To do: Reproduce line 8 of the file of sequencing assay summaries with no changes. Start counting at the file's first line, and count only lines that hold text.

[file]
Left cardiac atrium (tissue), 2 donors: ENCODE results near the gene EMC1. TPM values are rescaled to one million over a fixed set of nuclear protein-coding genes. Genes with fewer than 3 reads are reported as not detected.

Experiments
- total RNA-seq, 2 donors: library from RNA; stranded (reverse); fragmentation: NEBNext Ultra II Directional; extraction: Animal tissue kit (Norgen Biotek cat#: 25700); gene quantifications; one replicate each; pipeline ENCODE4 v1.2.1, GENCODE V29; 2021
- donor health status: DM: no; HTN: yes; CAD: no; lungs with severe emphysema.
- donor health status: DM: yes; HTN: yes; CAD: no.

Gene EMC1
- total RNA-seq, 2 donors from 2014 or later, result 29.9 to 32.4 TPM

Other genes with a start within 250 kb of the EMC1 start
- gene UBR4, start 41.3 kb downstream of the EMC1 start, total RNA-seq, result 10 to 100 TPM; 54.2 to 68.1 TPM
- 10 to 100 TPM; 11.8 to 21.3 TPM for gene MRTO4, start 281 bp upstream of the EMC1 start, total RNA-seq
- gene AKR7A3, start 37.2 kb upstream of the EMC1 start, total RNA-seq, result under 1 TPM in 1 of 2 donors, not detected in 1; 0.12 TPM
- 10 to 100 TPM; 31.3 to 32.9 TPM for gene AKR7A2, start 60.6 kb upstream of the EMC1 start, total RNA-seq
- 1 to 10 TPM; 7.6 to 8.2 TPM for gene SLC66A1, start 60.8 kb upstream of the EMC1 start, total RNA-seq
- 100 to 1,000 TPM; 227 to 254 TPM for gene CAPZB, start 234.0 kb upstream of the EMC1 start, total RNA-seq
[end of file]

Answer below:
Other genes with a start within 250 kb of the EMC1 start